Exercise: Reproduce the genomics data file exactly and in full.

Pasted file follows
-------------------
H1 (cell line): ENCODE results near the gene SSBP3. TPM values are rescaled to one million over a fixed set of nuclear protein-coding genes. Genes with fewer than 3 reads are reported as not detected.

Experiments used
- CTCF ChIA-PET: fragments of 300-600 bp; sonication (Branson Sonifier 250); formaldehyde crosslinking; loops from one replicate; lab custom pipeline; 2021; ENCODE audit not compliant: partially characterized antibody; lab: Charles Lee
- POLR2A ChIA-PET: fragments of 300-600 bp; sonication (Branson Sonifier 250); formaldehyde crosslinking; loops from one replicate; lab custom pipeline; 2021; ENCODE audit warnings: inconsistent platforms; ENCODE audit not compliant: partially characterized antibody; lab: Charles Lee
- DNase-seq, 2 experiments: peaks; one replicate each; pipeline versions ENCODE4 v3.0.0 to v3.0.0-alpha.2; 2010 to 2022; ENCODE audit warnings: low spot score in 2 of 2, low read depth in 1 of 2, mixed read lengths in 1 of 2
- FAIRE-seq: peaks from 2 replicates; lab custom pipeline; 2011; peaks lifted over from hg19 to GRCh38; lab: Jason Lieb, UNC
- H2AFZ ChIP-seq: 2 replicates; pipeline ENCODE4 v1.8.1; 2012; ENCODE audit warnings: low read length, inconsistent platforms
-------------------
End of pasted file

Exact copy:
H1 (cell line): ENCODE results near the gene SSBP3. TPM values are rescaled to one million over a fixed set of nuclear protein-coding genes. Genes with fewer than 3 reads are reported as not detected.

Experiments used
- CTCF ChIA-PET: fragments of 300-600 bp; sonication (Branson Sonifier 250); formaldehyde crosslinking; loops from one replicate; lab custom pipeline; 2021; ENCODE audit not compliant: partially characterized antibody; lab: Charles Lee
- POLR2A ChIA-PET: fragments of 300-600 bp; sonication (Branson Sonifier 250); formaldehyde crosslinking; loops from one replicate; lab custom pipeline; 2021; ENCODE audit warnings: inconsistent platforms; ENCODE audit not compliant: partially characterized antibody; lab: Charles Lee
- DNase-seq, 2 experiments: peaks; one replicate each; pipeline versions ENCODE4 v3.0.0 to v3.0.0-alpha.2; 2010 to 2022; ENCODE audit warnings: low spot score in 2 of 2, low read depth in 1 of 2, mixed read lengths in 1 of 2
- FAIRE-seq: peaks from 2 replicates; lab custom pipeline; 2011; peaks lifted over from hg19 to GRCh38; lab: Jason Lieb, UNC
- H2AFZ ChIP-seq: 2 replicates; pipeline ENCODE4 v1.8.1; 2012; ENCODE audit warnings: low read length, inconsistent platforms